Tuesday, February 9, 2016

You may have seen this story...

You may have seen this story...  A hacker published (on Sunday) the names and other information about 20,000 FBI agents.  When I first read the very superficial and (of course!) breathless news reports, I had two immediate questions:
  1. Are there really 20,000 FBI agents?  That seems like an awfully big number.
  2. Did the hacker get this information by exploiting technology vulnerabilities, or some other way?
The first question turned out to be easy.  The FBI says it employs roughly 35,000 people, and this estimate from the son of an agent estimates that 21,000 of them are “Special Agents”.  So, yeah, it seems likely that there really are that many of them.  Sheesh.  My own math: their average salary is around $100k, so the FBI Special Agent payroll is something like $2 billion a year.  By the time you add benefits, expenses, office space, cars, training, guns, ammunition, etc., it's likely something like $4 billion a year.  I wonder what benefit U.S. citizens get for that expenditure?  That's not a complaint, I'm really wondering.  I don't actually know what the FBI does that would justify that magnitude of expense.  That's a lot of money!  Do they really need that many Special Agents?

The second question is answered by this article.  Assuming that information is accurate and complete (and I feel foolish even considering that, given it's sourced by a news organization), the information was obtained by good old-fashioned Kevin Mitnick-style “social engineering”.  The hacker tricked someone into giving him access to a classified account.  No special technical knowledge required.  This is very often the case – the very best, most perfectly maintained security technology can easily be bypassed if a hacker can trick an authorized user into letting him in.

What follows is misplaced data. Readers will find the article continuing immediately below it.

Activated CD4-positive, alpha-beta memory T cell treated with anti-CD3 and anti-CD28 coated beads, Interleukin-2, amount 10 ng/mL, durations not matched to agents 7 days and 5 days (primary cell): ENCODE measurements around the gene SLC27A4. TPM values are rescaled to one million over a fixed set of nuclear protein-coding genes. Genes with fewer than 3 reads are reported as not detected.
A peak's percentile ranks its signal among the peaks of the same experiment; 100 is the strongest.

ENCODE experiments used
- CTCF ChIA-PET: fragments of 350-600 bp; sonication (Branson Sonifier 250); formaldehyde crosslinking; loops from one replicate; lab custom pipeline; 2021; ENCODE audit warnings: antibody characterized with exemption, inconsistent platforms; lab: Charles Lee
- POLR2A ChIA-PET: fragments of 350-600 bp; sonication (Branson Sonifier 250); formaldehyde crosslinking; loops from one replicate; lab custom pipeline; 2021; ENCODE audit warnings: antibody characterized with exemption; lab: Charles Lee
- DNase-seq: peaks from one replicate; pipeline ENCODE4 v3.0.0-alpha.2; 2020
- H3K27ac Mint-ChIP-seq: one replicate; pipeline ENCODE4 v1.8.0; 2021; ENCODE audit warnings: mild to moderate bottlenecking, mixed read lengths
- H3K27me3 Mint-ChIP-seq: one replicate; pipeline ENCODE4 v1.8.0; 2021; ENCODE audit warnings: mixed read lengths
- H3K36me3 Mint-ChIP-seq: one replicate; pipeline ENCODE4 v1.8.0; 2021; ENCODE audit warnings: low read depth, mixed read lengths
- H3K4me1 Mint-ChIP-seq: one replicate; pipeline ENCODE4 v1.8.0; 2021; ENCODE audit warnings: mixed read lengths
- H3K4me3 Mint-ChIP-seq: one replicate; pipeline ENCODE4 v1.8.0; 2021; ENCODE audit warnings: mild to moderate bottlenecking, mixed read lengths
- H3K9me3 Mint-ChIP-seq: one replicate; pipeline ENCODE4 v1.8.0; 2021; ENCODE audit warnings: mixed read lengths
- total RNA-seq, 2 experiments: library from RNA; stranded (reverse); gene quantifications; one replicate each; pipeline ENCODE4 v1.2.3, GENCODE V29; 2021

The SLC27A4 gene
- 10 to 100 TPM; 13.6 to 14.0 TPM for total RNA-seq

Not long ago I read a version of this social engineering that involved something else altogether: a way to steal valuable cars.  It seems a gang of car thieves realized that customers of a restaurant with valet service were voluntarily handing the keys of their cars to the valets.  So they paid the real valets at a fancy Boston restaurant to take a night off – and they paid them very well.  Then the car thieves too the place of the real valets, and parked customer's cars for about an hour.  Then they simply drove off with the eight most valuable customer's cars, using the keys that the customers handed them.  At the time the news story I read was written, they had not been caught.

Often the social engineering approaches that succeed at hacking into things like those FBI records are just as plausible as that car example.  Most of the time, if you poke into the details, you'll come away thinking “That could have happened to me!”  It doesn't take particularly stupid or foolish people to be tricked...

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